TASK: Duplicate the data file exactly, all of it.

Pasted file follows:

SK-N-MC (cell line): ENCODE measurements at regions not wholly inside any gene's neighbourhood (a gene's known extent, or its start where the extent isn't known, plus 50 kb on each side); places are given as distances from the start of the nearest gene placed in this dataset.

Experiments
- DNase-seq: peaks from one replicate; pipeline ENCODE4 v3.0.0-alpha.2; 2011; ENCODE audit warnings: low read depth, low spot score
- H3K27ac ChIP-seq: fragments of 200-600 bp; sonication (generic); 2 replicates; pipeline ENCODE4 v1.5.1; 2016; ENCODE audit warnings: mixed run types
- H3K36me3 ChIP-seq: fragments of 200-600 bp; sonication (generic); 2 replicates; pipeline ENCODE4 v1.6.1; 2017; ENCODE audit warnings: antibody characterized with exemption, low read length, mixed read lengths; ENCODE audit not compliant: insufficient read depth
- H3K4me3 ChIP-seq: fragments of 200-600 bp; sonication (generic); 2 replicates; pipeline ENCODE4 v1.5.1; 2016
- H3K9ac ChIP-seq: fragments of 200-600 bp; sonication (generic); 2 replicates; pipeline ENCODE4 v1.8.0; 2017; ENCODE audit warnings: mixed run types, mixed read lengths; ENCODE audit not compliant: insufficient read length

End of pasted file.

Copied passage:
SK-N-MC (cell line): ENCODE measurements at regions not wholly inside any gene's neighbourhood (a gene's known extent, or its start where the extent isn't known, plus 50 kb on each side); places are given as distances from the start of the nearest gene placed in this dataset.

Experiments
- DNase-seq: peaks from one replicate; pipeline ENCODE4 v3.0.0-alpha.2; 2011; ENCODE audit warnings: low read depth, low spot score
- H3K27ac ChIP-seq: fragments of 200-600 bp; sonication (generic); 2 replicates; pipeline ENCODE4 v1.5.1; 2016; ENCODE audit warnings: mixed run types
- H3K36me3 ChIP-seq: fragments of 200-600 bp; sonication (generic); 2 replicates; pipeline ENCODE4 v1.6.1; 2017; ENCODE audit warnings: antibody characterized with exemption, low read length, mixed read lengths; ENCODE audit not compliant: insufficient read depth
- H3K4me3 ChIP-seq: fragments of 200-600 bp; sonication (generic); 2 replicates; pipeline ENCODE4 v1.5.1; 2016
- H3K9ac ChIP-seq: fragments of 200-600 bp; sonication (generic); 2 replicates; pipeline ENCODE4 v1.8.0; 2017; ENCODE audit warnings: mixed run types, mixed read lengths; ENCODE audit not compliant: insufficient read length